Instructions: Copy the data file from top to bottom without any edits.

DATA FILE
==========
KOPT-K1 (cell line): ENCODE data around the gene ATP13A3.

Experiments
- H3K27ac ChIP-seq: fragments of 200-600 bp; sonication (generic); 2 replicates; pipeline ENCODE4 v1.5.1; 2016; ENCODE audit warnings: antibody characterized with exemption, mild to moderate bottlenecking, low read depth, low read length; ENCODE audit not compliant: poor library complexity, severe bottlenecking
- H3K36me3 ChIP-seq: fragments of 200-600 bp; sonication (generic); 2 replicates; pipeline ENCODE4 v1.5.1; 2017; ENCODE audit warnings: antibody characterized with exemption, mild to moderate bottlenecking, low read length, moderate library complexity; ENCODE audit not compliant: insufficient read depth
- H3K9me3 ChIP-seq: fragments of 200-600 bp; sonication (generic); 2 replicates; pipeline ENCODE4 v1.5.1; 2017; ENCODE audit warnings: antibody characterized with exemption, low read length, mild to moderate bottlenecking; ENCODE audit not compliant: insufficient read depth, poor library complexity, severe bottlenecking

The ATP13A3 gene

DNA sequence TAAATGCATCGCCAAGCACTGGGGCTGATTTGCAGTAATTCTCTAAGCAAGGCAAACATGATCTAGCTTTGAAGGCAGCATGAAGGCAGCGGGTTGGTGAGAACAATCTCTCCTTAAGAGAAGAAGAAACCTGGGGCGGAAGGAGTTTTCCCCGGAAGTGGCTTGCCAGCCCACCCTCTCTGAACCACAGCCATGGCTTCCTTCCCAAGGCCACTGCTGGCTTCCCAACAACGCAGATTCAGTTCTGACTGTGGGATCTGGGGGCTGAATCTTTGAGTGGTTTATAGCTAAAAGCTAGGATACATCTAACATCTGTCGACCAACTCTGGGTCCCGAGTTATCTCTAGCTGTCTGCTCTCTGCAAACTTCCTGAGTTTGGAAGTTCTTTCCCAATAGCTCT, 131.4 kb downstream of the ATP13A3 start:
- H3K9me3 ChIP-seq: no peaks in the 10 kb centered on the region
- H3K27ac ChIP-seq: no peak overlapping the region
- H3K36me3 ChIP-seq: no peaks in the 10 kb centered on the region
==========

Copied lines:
KOPT-K1 (cell line): ENCODE data around the gene ATP13A3.

Experiments
- H3K27ac ChIP-seq: fragments of 200-600 bp; sonication (generic); 2 replicates; pipeline ENCODE4 v1.5.1; 2016; ENCODE audit warnings: antibody characterized with exemption, mild to moderate bottlenecking, low read depth, low read length; ENCODE audit not compliant: poor library complexity, severe bottlenecking
- H3K36me3 ChIP-seq: fragments of 200-600 bp; sonication (generic); 2 replicates; pipeline ENCODE4 v1.5.1; 2017; ENCODE audit warnings: antibody characterized with exemption, mild to moderate bottlenecking, low read length, moderate library complexity; ENCODE audit not compliant: insufficient read depth
- H3K9me3 ChIP-seq: fragments of 200-600 bp; sonication (generic); 2 replicates; pipeline ENCODE4 v1.5.1; 2017; ENCODE audit warnings: antibody characterized with exemption, low read length, mild to moderate bottlenecking; ENCODE audit not compliant: insufficient read depth, poor library complexity, severe bottlenecking

The ATP13A3 gene

DNA sequence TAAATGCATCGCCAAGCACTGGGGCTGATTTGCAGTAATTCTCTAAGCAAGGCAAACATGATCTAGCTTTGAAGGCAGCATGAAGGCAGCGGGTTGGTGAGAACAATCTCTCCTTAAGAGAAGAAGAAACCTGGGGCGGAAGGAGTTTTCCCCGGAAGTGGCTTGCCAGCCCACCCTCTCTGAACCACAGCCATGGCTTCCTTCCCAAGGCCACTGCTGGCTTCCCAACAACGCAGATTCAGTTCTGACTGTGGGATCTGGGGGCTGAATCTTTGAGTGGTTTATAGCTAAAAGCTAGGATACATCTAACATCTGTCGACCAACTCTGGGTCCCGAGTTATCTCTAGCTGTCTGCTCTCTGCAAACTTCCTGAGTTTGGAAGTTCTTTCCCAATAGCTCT, 131.4 kb downstream of the ATP13A3 start:
- H3K9me3 ChIP-seq: no peaks in the 10 kb centered on the region
- H3K27ac ChIP-seq: no peak overlapping the region
- H3K36me3 ChIP-seq: no peaks in the 10 kb centered on the region